Coinbase, the major US cryptocurrency exchange, will give its employees a week off every quarter in 2022 to recharge after “long days and long weeks” of intense work.
In a blog post on Monday, Coinbase Chief People Officer LJ Brock said “almost the entire company will be shutting down” for four separate weeks this year as part of an experiment to allow workers to recover after completing intense workloads. Brook said stock exchange employees are not necessarily limited to 40 hours a week and may have to “pivot at any moment,” seemingly creating the potential for burnout.
“We realized in 2020 that many employees did not take enough time to recharge, either because they did not want to force their teammates to cover up or because they did not want to be late for their work,” Brooke said. . “We knew this wasn’t sustainable, so we set a week to recharge at the end of 2020 and two weeks to recharge in 2021, when almost the entire business will shut down. […] Subsequent employee surveys explained: Recharge workweeks.
“Four weeks of coordinated recharge time may seem like a lot of downtime for a hyper-growth company, but given the intensity of our work throughout the year, we believe this is the best way to ensure our pace is sustainable in the long term.”
The announcement comes as many American workers are grappling with unfavorable working conditions, often resulting in changing careers or quitting without a specific plan – a trend many are beginning to call “the Great Resignation.” Cointelegraph reported in September that jobs requiring crypto and blockchain expertise increased in 2021, with many companies now offering crypto payments to take advantage of the space’s growing popularity and attract new workers.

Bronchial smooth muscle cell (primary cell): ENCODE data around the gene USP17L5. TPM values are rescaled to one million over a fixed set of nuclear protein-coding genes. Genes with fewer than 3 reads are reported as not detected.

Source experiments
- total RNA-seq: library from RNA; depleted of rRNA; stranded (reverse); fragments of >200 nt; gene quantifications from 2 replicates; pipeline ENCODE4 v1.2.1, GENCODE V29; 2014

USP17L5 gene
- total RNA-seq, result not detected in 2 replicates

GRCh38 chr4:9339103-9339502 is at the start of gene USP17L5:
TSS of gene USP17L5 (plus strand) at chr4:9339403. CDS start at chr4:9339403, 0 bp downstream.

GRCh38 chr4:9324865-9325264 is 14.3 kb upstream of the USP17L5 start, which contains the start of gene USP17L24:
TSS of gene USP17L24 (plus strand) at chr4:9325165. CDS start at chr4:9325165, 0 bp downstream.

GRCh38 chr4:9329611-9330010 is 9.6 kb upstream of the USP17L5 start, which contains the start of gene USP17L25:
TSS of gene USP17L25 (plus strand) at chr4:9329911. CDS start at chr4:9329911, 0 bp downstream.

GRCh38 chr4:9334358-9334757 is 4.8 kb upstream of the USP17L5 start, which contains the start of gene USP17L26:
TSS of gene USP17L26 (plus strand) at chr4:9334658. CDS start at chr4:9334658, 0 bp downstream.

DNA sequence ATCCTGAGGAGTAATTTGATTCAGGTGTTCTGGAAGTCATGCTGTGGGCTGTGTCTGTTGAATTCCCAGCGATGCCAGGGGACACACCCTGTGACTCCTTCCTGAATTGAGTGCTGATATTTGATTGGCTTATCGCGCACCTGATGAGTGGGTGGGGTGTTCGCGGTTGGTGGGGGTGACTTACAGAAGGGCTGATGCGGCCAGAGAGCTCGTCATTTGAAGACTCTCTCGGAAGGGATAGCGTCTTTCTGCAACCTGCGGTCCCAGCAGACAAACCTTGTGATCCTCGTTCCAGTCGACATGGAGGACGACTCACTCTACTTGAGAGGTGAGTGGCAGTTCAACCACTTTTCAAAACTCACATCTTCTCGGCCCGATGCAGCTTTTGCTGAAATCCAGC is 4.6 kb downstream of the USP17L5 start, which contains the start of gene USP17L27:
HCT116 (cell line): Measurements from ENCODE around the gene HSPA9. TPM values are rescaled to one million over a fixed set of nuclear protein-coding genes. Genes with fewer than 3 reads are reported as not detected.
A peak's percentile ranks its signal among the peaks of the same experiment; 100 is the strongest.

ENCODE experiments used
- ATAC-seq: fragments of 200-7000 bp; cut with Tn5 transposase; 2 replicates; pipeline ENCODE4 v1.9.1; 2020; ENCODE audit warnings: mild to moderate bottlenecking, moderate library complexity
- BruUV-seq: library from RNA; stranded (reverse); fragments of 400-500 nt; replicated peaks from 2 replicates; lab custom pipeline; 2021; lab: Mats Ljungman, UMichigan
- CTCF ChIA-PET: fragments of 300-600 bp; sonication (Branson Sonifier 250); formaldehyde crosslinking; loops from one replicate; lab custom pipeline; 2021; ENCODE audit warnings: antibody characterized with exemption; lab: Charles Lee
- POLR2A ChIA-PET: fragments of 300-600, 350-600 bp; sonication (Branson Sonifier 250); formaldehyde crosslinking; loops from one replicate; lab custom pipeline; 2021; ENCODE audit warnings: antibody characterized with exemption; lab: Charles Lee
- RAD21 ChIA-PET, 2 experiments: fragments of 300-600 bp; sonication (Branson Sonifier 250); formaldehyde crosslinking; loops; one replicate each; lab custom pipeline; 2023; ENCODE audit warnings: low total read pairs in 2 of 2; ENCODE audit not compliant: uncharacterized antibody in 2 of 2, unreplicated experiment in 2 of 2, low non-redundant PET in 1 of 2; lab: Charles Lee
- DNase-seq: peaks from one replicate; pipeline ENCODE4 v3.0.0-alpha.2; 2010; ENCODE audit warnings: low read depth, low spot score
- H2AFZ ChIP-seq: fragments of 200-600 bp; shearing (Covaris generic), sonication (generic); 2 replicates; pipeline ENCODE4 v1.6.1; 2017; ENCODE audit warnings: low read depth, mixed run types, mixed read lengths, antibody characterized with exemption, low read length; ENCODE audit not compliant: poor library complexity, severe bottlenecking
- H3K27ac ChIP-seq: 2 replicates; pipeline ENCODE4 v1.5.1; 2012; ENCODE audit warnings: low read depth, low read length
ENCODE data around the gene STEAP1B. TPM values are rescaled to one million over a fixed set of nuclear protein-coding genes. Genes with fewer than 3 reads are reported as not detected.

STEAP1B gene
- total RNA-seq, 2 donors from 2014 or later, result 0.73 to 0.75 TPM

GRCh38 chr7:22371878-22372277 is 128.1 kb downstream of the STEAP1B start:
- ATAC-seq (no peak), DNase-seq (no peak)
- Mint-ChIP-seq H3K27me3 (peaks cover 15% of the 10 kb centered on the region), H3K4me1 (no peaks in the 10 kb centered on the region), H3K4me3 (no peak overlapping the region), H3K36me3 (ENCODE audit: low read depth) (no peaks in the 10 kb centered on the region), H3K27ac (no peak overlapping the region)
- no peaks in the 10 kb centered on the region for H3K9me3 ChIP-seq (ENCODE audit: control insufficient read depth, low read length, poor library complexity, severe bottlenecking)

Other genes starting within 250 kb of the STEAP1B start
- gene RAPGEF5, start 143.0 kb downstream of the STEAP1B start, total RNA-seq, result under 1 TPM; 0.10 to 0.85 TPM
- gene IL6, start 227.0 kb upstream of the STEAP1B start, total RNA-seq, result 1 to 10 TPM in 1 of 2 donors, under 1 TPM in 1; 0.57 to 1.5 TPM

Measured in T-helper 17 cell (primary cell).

Related: Survey Finds Low-Wage Workers Leaving Their Jobs Thanks to Crypto Earnings
At the start of the pandemic, Coinbase changed its policy to allow employees to work remotely from their homes, with CEO Brian Armstrong saying the company would continue to offer the option once “quarantine restrictions are over.” In May, the cryptocurrency exchange announced that it plans to shut down its San Francisco headquarters completely sometime in 2022 as part of its commitment to “being remote first.”
Coinbase is committed to being remote first. We announced that we no longer have headquarters and as a next step we will be closing our SF office (our former headquarters) in 2022.
– Coinbase News (@CoinbaseNews) May 5, 2021
Although not based in the US, major crypto exchange Binance has taken a similar stance on having physical offices. The stock exchange has no official headquarters, but its holding company is registered in the Cayman Islands, and it has previous links with China, Japan, Malta and the Seychelles. The CEO, Changpeng Zhao, or CZ, is said to live in Singapore, and several Binance employees are spread out around the world.